Day of the Dead in Point Reyes

10/29/2015

Among the celebrations that have been successfully integrated here with the arrival of immigrants from various countries, one has attracted a lot of attention and is becoming more and more popular. The Day of the Dead comes from an ancestral Mesoamerican tradition which, like others of indigenous origin, survived the imposed Christianity of the Spanish Conquest, resulting in a syncretism of religion and paganism. 

In Point Reyes, the Day of the Dead was observed almost three decades ago, when Ruby Morris and Terry Elaine invited Señora Concha, an Indian shaman of San Francisco, to the offices of Health and Human Services. She blessed a sort of altar that Ruby both worked with and improved. With beloved Ruby’s death and the passage of time, the annual custom disappeared, but something of the spirit remained.

Last year there was a new, well organized and choreographed celebration that began in the studio of artist Ernesto Sánchez, creator of gigantic figures and skeletons similar to those made in some parts of Mexico. In his studio, members of the Coro de los Muertos (Chorus of the Dead) painted their faces to resemble skulls with deathly expressions and dressed for the grisly occasion. The chorus was a project of the non-profit Sound Orchard led by musicians Debbie Daly and Tim Weed.

Tim and Debbie organized previous trials of the chorus, the music and choreography presented during the celebration, including an original composition in Spanish by Tim. They began with chants in a corner of Gallery Route One and, after the arrival of some Aztec Dancers (who never participate in this celebration in Mexico) there was a public procession to the Dance Palace, where Latino children paraded to place offerings on a previously installed collective altar. All of this with music and singers of the chorus directed by Tim and Debbie, plus well-orchestrated choreography.

This new local celebration, with relatively little Latino interest and participation, created according to the inspiration of the organizers and the Coro de los Muertos, has been well-received and accepted by the local gringos, who often have to look to foreign celebrations for spiritual refuge—perhaps due to the lack of traditional ones of their own. This year there will be a similar celebration, again with little Latino participation. This is due not only to a lack of authenticity, but because most of the immigrants in the area come from the Jalostotitlán area in Mexico, where few follow this tradition.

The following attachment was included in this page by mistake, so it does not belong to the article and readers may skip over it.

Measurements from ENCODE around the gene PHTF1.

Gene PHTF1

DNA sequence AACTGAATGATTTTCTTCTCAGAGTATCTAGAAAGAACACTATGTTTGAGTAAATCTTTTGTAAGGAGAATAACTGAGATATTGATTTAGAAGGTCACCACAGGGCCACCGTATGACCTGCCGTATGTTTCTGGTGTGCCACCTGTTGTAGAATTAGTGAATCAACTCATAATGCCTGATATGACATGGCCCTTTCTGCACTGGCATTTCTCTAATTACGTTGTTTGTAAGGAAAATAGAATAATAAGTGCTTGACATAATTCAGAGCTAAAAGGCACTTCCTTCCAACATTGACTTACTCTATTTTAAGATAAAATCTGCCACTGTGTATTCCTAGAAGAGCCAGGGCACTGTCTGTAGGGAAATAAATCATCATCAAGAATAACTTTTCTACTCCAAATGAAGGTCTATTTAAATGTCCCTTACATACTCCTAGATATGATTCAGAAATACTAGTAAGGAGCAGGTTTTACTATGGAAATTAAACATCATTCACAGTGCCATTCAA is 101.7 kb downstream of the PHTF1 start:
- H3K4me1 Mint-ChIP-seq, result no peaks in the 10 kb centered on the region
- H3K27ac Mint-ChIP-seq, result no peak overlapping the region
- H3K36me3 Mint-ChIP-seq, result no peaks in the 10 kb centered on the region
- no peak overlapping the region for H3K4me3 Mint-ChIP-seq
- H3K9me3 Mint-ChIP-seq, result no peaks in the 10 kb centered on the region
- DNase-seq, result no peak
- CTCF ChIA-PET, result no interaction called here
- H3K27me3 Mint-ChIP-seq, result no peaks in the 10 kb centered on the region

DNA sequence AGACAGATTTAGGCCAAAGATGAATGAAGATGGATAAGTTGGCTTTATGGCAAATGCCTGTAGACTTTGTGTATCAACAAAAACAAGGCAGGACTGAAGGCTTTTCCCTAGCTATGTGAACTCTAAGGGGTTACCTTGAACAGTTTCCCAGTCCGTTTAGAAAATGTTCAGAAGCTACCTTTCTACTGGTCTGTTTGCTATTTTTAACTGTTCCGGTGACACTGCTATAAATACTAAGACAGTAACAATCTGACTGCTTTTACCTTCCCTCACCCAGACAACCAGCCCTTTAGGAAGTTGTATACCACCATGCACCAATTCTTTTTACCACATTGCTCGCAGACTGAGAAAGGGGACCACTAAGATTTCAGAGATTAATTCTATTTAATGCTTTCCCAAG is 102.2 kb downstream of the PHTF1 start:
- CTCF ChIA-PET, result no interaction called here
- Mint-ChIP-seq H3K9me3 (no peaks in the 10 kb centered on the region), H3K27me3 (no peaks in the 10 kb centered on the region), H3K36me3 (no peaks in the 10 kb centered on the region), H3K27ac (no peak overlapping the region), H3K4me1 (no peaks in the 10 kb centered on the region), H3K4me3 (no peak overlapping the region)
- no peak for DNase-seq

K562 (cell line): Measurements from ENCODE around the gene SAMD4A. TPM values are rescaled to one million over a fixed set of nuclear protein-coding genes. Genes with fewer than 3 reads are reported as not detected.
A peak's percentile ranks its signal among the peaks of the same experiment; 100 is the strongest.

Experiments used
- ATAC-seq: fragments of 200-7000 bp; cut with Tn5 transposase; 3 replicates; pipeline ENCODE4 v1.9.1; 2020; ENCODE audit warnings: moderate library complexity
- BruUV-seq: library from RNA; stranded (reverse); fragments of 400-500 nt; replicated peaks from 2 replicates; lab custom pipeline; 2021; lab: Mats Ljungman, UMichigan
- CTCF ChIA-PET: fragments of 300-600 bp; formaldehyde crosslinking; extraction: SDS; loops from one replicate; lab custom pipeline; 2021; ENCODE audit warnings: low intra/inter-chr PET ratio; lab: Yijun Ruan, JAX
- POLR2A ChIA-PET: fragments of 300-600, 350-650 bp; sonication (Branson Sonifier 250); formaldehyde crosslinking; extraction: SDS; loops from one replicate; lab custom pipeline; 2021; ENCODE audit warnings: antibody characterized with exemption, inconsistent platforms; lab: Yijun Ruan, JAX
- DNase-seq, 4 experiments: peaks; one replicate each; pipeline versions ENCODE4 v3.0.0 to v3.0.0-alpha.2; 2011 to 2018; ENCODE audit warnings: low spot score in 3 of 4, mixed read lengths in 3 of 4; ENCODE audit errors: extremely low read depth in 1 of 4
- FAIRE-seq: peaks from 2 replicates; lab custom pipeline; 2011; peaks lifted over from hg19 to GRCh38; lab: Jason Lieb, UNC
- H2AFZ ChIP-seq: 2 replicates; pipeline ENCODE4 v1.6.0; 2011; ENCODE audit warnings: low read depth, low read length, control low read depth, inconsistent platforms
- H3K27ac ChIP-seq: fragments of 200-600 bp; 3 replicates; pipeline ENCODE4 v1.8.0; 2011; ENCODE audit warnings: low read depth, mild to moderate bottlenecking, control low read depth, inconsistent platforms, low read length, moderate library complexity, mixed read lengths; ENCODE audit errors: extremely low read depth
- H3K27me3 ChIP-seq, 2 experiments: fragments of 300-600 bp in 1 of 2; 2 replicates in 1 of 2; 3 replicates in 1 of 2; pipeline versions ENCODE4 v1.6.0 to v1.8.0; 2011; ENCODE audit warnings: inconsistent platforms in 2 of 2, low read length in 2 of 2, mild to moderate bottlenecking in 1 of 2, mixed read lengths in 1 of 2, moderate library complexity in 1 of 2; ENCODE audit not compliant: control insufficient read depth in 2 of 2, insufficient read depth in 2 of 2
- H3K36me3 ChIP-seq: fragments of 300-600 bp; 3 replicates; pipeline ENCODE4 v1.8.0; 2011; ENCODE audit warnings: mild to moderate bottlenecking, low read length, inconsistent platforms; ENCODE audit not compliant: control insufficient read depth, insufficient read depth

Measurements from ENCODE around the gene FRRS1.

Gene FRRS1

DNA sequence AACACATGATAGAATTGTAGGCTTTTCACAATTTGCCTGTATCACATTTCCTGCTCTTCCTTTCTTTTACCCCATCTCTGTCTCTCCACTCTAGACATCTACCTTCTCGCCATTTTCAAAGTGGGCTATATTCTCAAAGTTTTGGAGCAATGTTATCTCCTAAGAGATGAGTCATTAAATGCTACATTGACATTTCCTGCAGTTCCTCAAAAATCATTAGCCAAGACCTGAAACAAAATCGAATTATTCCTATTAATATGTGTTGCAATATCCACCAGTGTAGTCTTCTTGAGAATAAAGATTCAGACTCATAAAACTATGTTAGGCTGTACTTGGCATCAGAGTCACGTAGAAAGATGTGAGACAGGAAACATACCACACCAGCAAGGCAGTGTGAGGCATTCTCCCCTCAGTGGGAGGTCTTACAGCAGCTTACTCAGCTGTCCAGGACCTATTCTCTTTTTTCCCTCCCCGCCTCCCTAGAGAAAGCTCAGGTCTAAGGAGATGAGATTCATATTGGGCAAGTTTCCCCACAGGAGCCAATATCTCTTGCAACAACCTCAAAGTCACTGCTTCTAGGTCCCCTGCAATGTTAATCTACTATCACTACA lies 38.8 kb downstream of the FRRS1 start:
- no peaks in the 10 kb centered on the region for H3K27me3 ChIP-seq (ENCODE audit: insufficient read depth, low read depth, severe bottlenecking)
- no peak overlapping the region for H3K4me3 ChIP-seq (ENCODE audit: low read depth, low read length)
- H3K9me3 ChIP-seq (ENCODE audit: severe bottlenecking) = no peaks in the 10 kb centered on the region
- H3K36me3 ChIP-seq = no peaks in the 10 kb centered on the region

Afterward, Tim, Debbie and the chorus went to Bolinas with their songs, singers and choreography. There, the Sinaloan activist Mirta installed an ofrenda in a public building. More Latinos are involved there, because they are not from the same places as those from Point Reyes and their customs regarding this celebration are different. In almost every place where there are Latino immigrants, someone will organize something to do with the Day of the Dead; for example, in Petaluma, where the celebration lasts a month, and any Latino expression is welcome, many merchants display ofrendas in their windows. This happens not only in the Bay Area and California, but in much of the country. 

In Mexico, the celebration has many variations, according to the times, region, and social and educational level of the participants. Some places don’t celebrate at all. The original belief is that the souls of the dead return on the night of Nov. 1 through Nov. 2, and for that one must prepare a commemorative ofrenda for them—not religious, although there may be Christian images—with remembrances of the deceased and things that the deceased used and liked in life, including food.

Further, the family visits the cemetery where the relative’s remains are, to clean the gravesite and decorate it with flowers. In rural areas with a more indigenous tradition the people may stay the night, praying, singing, crying, eating, drinking, remembering, and celebrating in a mixture of magic, party, religion and catharsis, far removed from those city dwellers who may feel more sophisticated and less superstitious.

In urban areas you are not permitted to spend the night in the cemeteries, though hundreds of thousands of people visit them on Nov. 2. There are still believers who erect an ofrenda in their homes, a custom which has been disappearing. These days many people are revisiting the practice as a sort of pagan tradition, similar to the Christmas tree, without the original spirit, in which they no longer believe. All this is complemented by the purchase, preparation and consumption of exquisite food, plus new as well as traditional artisanal things, like the skulls made of sugar.  

With this rebirth of a custom in which many don’t necessarily believe (driven in many cases by government authorities), there are now public ofrendas dedicated not only to individuals, but also to groups or entities, all mixed with more and more commercial and distorted expressions reminiscent of the American Halloween, which seems to be here to stay.        

 

Victor Reyes is a translator, teacher, writer and native of Puebla, Mexico, with decades-old ties to the Light.